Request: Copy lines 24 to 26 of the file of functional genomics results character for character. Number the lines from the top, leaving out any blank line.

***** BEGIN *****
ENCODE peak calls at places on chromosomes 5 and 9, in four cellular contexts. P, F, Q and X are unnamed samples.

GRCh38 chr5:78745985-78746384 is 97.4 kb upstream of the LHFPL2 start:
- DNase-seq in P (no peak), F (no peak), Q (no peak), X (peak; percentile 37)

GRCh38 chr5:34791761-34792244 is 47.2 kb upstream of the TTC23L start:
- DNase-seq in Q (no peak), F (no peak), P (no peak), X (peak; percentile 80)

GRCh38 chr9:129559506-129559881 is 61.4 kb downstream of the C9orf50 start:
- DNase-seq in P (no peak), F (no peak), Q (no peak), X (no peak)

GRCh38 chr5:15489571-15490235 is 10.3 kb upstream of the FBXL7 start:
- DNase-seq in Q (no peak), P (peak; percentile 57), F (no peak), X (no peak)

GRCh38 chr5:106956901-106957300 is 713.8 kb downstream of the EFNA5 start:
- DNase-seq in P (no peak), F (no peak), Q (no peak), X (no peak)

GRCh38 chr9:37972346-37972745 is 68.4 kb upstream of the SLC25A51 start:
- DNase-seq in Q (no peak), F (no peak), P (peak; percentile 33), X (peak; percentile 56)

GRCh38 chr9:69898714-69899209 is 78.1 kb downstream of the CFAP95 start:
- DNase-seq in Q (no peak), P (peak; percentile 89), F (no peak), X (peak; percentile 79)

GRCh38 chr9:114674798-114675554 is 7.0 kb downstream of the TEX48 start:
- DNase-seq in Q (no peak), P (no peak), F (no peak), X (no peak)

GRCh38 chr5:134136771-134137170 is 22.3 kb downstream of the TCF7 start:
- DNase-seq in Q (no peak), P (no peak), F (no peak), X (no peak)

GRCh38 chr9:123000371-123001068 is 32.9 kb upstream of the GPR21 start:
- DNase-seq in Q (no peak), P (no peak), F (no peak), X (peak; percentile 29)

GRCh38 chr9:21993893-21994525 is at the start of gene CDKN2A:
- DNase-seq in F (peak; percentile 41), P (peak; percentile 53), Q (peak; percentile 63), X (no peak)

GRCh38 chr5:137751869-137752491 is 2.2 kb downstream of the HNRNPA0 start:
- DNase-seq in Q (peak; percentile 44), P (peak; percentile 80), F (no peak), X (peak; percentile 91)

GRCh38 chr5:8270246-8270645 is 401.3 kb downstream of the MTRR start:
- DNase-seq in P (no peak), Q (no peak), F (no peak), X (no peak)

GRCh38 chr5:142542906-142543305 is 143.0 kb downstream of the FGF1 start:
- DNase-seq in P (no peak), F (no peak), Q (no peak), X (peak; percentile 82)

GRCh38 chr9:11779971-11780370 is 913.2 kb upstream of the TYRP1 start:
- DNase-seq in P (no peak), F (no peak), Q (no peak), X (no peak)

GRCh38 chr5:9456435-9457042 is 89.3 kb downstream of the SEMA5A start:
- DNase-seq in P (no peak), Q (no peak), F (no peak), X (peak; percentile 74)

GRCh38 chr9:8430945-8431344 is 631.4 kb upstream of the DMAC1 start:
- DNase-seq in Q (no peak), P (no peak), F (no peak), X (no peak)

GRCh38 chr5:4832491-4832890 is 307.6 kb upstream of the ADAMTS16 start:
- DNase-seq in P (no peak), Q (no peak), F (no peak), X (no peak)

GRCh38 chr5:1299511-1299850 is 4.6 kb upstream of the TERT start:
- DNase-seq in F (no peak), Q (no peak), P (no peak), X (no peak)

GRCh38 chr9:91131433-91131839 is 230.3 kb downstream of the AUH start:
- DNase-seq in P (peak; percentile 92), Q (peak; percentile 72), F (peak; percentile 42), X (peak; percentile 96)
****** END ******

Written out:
GRCh38 chr5:137751869-137752491 is 2.2 kb downstream of the HNRNPA0 start:
- DNase-seq in Q (peak; percentile 44), P (peak; percentile 80), F (no peak), X (peak; percentile 91)

GRCh38 chr5:8270246-8270645 is 401.3 kb downstream of the MTRR start: